LIABILITY OF A PERSONAL GUARANTOR SHALL NOT EXTINGUISH UPON SUBSEQUENT RENUNCIATION OF INDIAN CITIZENSHIP: NCLT KOLKATA BENCH
NCLT Kolkata Bench, comprising of Shri Rohit Kapoor, Member (Judicial) and Shri Harish Chander Suri, Member (Technical), in SBI v. Sudip Bijoy Dutta, Director of Ess Dee Aluminium Ltd.(Company Petition No. 54/KB/ 2021), on 16th June, 2022 held that liability of a personal guarantor to a Corporate Debtor shall not extinguish upon subsequent renunciation of Indian citizenship.
Facts of the Case:
State Bank of India (“SBI”) sanctioned and disbursed term loan and working credit facilities to one M/s Ess Dee Aluminium Ltd (“Corporate Debtor”). The credit facilities so extended were secured inter-alia by way of personal guarantee of Mr. Sudip Bijoy Dutta, Promoter and Director of the borrower company. Thereafter, the said credit facilities were renewed and sanctioned several times against the personal guarantee of Mr.Sudip Bijoy Dutta. The Corporate Debtor defaulted in repayment of their dues and after various failed attempts to recover the outstanding amount from the Corporate Debtor and the Personal Guarantor, SBI filed an Application u/s 7 of the Insolvency and Bankruptcy Code, 2016(“Code”) against the Corporate Debtor and the Hon’ble NCLT Kolkata Bench, admitted the same on 19th February, 2020. However, the Corporate Debtor could not be revived during Corporate Insolvency Resolution Process (“CIRP”) and subsequently liquidation of the Corporate Debtor was ordered by the Hon’ble Tribunal. Thereafter, an application was filed by SBI u/s 95(1) of the Code to initiate Insolvency Resolution Process against the Personal Guarantor – Mr.Sudip Bijoy Dutta.
Counsel for the Guarantor while challenging the maintainability of the Application filed u/s 95 on various other grounds, contended that the Guarantor renounced his Indian Citizenship in 2018 and become a citizen of Singapore. He is now governed by the jural and municipal laws of Singapore, consequentially a foreign national and is therefore, beyond the scope of the Code, which extends only to the territory of India. The Counsel further argued that Centre of Main Interest (“COMI”) of the Guarantor is Singapore and as such, any Insolvency Application against him can be moved only before Singapore Courts. The Counsel also argued that Section 234 and 235 of the Code, which provides a limited framework for international coordination to empower the NCLT in connection with insolvency processes in India, has not yet been notified. The Counsel also argued that even if said sections were notified theirapplicability were contingent on the existence of reciprocal arrangements with Singapore, and further placed reliance on the contents of the impugned notification of the Ministry of Home Affairs dated 22th July 2022 which exempts the liabilities of foreign nationals who are OCI card-holders unless laid down under a specific policy. The Counsel emphasized that, as on date of hearing the present matter,the NCLT does not have the requisite powers and jurisdiction to entertain Insolvency Applications filed against foreign nationals in the absence of any reciprocal arrangement with Singapore.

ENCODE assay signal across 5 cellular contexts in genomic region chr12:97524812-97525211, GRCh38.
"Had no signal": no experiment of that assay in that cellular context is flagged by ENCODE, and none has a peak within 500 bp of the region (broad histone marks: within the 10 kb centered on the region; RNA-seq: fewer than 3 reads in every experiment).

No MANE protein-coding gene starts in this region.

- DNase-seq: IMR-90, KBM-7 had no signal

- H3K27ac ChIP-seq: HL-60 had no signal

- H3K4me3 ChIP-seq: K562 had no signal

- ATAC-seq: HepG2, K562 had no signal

Findings of the Tribunal:
The Hon’ble NCLT Kolkata Bench was pleased to admit the Application u/s 95 after perusing intention of the legislature in Sections 2(e), 2(g), 60, 95 and 234 of the Code and placing reliance on the observations made by the Hon’ble Supreme Court in the landmark precedent of Lalit Kumar Jain v. Union of India ((2021) 9 SCC 321).
The Hon’ble Tribunal threw light on the discretionary language of Section 234(1) which uses the word ‘may’ and clarified that any reciprocal arrangement with a foreign country shall become necessary only in respect of assets of the Corporate Debtor or the Personal Guarantor situated outside India and whereas the present Application only mentions Immovable property located in India. The Hon’ble Tribunal was of the view that since the Personal Guarantor was an “Indian Citizen” on the day of contracting the instrument of guarantee and the deed is of “continuing” nature, the consequences flowing from the failure to repay are to be dealt with Indian laws and more particularly Section 95 of the Code. As such, the Hon’ble Tribunal is the proper Adjudicating Authority having necessary jurisdiction to entertain, adjudicate upon and grant necessary reliefs in the present application.The Hon’ble Tribunal further asserted that the impugned notification of the Ministry of Home Affairs dated 22th July 2022,which states that “with respect to all economic, financial and educational field or the rights and privileges, a foreigner has no rights or liabilities, unless it has been laid down under a specific policy.” relied upon by the Counsel for the Respondent does not apply to the Respondent/Personal Guarantor as he is not an OCI card holder and further the policy does not in any manner exempt foreign citizens from consequences arising out of failure to discharge their lawful obligations in terms of deed of guarantee executed by them as an Indian citizen.
The Hon’ble Tribunal has categorically condemned the “Catch me if you can”conduct and absurd interpretation of law made with the sole intention of evading liability arising out of contracts duly executed and accordingly allowed initiation of insolvency process against the Personal Guarantor of the Corporate Debtor – Mr. Sudip Bijoy Dutta.
IndiaLaw LLP represented the financial creditor, State Bank of India, in this matter.